The women in this novel were the true stars. Lily was inspiring just in the fact that she believed in the American Dream, some dormant seed growing within her, inspired by a man who didn’t even remember her name over dinner, yet knew that her face was familiar in its sweet modesty. I immediately responded to her view of American culture and I think all of us want to know a bit of where we’ve come from. That is the power in this collection of interweaving stories from one woman, Lily Duggen, to her daughters for generations.
The girls have such fascinating lives. You wouldn’t think that ice chunks, and moving ice chunks across a lake, and growing ice chunks from a frozen lake made perfect by drilling holes, not for baiting, but for icing, would be the most interesting thing in a novel, but it seriously was. Lily’s inner life with her son during the war and her husband in the ice harvesting and manufacturing business was the best part of this novel for me. It was also the showing of true triumph over self and country. Lily moved to America on Douglass’s word that it was a county moving towards greater freedom, and come to find out the soldiers she sewed up didn’t ever speak of freedom, but just of war. Women were objects, which is what history tells us we should be, though we have clearly proved to be immovable in our strength and move than moving in our ability to “get shit done.”
After working as the laundress of a war hospital (and an almost-nurse) she meets her husband who has an ice trade and a carriage and for some reason, I thought this one of the sweeter marriages in literature. It was a marriage of convenience, but still one of love. The women that follow in the line of Duggen’s all had this unbalance in their lives of expectations. Nothing was all true, or all untrue for any of them. Each suffered a full life; loss, hardships, floating, sarcasm and grandeur. None of these women lived perfectly, loved perfectly, or expected “perfectly.”
I think I really learned the true value of this book only at the end because the final daughter with the last paper-eaten letter was my favorite character in the whole story. She cloaked wetsuit and swam belly-up in her lough, caked in debt and grimy dog fur, and lived as a broken single woman in the shell of her family’s legacy. Yet, she wasn’t a victim. She had struck this almost perfect, and strange, cord of rebellion with defeat. Some of the best quotes are in this final section and some of the best characterization throughout the whole book.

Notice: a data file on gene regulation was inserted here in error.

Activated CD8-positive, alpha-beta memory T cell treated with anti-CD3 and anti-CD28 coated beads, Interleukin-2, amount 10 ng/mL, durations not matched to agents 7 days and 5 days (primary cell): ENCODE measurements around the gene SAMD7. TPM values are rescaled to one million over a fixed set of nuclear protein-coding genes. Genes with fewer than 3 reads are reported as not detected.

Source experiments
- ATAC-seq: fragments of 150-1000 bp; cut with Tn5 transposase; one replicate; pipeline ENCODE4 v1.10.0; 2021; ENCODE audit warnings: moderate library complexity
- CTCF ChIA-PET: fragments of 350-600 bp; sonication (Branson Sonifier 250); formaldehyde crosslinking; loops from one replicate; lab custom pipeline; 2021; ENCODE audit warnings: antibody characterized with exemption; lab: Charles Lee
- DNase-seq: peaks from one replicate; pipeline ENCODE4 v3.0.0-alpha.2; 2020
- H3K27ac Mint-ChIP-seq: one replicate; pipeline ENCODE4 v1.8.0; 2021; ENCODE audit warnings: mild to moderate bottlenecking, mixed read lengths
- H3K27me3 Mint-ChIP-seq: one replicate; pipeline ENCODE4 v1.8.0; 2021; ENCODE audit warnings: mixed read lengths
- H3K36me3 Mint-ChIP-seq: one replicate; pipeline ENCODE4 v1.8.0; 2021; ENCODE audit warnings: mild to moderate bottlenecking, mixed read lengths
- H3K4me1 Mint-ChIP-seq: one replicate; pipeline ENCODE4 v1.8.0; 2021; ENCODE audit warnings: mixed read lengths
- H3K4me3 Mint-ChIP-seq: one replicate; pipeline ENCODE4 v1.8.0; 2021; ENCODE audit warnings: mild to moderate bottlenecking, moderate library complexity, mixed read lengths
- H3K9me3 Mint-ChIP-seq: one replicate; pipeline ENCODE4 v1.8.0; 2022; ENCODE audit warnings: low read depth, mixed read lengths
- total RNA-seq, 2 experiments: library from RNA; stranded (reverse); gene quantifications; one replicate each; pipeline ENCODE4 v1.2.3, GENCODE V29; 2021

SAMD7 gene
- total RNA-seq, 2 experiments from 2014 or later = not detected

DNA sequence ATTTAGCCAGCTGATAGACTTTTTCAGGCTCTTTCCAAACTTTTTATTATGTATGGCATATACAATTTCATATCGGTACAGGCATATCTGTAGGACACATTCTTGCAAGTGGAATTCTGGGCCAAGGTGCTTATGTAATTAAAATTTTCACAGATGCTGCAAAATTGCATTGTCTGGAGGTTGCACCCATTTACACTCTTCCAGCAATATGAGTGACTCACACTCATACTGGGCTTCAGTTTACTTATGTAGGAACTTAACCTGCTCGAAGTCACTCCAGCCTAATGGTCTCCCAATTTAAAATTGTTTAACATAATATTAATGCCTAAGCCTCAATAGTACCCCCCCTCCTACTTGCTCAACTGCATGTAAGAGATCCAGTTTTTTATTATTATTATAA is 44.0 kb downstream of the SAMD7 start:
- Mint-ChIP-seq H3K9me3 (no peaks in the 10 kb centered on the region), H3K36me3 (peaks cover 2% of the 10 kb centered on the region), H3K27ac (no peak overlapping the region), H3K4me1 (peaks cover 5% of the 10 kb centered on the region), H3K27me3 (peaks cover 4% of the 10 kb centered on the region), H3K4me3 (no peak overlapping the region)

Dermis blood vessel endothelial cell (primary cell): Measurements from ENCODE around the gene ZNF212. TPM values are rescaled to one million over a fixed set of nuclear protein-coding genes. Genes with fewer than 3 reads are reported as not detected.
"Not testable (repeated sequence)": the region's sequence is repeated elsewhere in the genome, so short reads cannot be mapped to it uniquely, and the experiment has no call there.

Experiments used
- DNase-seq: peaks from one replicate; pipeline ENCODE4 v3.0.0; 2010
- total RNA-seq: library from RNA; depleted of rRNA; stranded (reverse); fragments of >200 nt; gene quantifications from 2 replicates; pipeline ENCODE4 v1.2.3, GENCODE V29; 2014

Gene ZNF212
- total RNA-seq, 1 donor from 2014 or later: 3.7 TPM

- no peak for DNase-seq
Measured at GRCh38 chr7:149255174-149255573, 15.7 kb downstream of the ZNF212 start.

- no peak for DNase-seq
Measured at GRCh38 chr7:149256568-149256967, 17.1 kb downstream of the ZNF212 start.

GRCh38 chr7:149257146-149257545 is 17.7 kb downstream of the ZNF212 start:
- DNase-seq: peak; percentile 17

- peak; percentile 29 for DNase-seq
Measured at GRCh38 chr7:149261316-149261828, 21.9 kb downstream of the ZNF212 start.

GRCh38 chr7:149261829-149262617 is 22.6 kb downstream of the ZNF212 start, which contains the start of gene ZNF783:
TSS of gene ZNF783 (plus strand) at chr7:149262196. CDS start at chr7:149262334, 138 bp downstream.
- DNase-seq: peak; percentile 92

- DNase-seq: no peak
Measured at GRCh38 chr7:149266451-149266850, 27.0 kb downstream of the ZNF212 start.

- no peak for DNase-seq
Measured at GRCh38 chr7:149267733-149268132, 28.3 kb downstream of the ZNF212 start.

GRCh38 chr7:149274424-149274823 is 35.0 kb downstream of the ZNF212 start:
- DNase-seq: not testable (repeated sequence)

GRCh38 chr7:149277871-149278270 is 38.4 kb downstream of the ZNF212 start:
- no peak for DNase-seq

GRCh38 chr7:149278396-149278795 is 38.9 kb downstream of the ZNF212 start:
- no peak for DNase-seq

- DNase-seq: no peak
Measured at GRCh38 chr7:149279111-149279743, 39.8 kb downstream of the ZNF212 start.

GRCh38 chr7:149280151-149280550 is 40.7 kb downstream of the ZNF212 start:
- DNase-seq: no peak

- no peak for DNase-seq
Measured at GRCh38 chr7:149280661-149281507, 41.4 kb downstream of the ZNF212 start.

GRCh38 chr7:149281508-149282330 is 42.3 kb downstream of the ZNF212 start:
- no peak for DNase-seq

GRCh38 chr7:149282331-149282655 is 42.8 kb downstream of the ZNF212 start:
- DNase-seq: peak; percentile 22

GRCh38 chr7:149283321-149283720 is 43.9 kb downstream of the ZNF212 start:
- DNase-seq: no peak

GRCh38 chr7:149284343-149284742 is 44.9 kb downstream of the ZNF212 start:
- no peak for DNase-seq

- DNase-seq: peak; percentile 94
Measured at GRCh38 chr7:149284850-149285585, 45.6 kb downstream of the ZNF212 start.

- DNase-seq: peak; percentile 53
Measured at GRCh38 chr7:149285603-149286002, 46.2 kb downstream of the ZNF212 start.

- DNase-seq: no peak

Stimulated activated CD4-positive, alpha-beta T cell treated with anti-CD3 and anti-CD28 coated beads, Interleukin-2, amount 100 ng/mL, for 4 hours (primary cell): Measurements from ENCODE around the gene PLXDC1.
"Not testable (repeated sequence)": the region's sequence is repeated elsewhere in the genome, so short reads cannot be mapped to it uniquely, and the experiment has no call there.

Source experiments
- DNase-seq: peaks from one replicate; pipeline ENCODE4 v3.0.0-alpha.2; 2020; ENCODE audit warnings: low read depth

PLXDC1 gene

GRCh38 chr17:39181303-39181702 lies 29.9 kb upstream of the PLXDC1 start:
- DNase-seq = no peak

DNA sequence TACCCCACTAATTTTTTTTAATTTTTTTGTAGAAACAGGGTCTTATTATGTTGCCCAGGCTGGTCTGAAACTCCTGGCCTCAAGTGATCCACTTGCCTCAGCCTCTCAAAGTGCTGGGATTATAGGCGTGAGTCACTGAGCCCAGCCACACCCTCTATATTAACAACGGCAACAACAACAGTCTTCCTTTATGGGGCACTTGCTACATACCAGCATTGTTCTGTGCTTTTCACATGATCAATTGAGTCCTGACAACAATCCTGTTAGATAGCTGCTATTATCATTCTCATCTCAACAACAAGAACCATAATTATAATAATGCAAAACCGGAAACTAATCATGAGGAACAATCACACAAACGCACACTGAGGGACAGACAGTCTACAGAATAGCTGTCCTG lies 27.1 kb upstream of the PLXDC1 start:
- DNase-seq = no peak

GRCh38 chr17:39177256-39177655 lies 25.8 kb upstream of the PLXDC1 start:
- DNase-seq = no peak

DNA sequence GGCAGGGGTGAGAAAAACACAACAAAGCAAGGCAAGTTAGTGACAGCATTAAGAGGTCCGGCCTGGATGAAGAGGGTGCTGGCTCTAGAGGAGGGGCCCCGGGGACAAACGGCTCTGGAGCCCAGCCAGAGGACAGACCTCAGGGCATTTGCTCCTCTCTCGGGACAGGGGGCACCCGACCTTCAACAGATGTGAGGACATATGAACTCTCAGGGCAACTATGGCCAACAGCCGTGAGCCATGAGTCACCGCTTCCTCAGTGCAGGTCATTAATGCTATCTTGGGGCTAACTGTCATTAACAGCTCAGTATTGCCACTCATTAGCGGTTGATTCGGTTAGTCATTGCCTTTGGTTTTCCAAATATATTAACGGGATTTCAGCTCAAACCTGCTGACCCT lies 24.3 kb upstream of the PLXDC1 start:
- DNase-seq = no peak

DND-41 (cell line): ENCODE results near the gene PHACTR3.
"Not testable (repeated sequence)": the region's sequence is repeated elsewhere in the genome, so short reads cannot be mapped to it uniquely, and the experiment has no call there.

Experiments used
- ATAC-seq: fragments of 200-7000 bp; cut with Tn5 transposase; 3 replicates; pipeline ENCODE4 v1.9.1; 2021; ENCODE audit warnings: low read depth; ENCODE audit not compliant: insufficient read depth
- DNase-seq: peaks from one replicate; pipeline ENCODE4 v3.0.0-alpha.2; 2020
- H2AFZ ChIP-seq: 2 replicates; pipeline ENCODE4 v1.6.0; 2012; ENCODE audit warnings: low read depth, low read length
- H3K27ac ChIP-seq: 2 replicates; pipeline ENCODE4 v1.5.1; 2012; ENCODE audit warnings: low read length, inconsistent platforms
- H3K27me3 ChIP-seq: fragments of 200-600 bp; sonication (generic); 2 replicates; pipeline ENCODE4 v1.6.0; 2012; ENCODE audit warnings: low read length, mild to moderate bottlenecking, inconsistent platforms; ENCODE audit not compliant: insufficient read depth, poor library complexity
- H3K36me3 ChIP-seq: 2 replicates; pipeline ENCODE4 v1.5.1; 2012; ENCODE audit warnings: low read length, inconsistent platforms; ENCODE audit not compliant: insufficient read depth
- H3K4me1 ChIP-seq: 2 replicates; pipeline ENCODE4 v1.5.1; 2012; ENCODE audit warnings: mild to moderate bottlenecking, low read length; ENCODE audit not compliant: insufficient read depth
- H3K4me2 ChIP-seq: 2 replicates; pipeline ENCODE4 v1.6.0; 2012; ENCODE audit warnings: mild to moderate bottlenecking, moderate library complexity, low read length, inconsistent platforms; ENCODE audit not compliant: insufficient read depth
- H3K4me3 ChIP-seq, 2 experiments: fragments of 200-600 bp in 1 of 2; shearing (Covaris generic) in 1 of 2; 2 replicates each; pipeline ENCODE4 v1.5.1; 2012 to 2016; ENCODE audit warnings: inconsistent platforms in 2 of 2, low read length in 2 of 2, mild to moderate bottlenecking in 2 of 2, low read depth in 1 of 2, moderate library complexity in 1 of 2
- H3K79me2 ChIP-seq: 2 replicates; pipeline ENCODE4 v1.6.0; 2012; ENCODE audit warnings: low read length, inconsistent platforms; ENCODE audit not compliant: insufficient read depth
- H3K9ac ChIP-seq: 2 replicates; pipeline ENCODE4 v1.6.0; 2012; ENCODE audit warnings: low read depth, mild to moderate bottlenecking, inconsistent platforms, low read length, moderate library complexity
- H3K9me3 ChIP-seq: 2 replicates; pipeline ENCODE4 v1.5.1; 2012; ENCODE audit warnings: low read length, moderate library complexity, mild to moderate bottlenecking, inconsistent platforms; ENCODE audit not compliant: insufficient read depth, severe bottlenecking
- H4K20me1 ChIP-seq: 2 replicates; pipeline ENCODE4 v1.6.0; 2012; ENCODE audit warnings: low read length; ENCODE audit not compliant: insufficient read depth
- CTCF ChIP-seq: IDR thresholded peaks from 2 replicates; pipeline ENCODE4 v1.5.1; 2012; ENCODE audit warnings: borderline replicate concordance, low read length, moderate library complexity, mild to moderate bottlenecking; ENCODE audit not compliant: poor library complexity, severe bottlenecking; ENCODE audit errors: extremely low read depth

“How had he ended up here, at the edge of the Irish Sea? What was it that brought us such distances, rowing upwards into the past” (283).
“I am not in the opinion that we become empty chars, but we certainly end up making room for others along the way” (267).
“As a boy Tomas loved the notion that the light hitting our eyes might be coming from a star that had already disappeared” (255).
“It’s hardly wisdom, but the older I get the more I believe that our lives are built not out of time, but light. The problem is that the images that so often return to me are seldom those I want” (254).
It’s true this is a slow one. It was a hilled read, there were sections that I would completely high gear and there were sections that I just had to drudge through to get to the next. I think I can safely say it was worth trudging through. That would only be fair to the famined mother, Lily Duggen, the child of Brown, and the constellations of Tomas’s decisions. It was a good first read for the year, a solid one. Not overwhelmingly good, like it’s all down hill from here, and not bottom rung so that I have to make sure the next one is glowing.
Lastly, the end of my Fall Semester with these first students is January 17th. I am a blubbering baby when it comes to Of Mice and Men, that book completely broke me, but I know that it’s not everyone’s favorite read. There are two options below for what my students should read entirely next semester. Let me know what you think.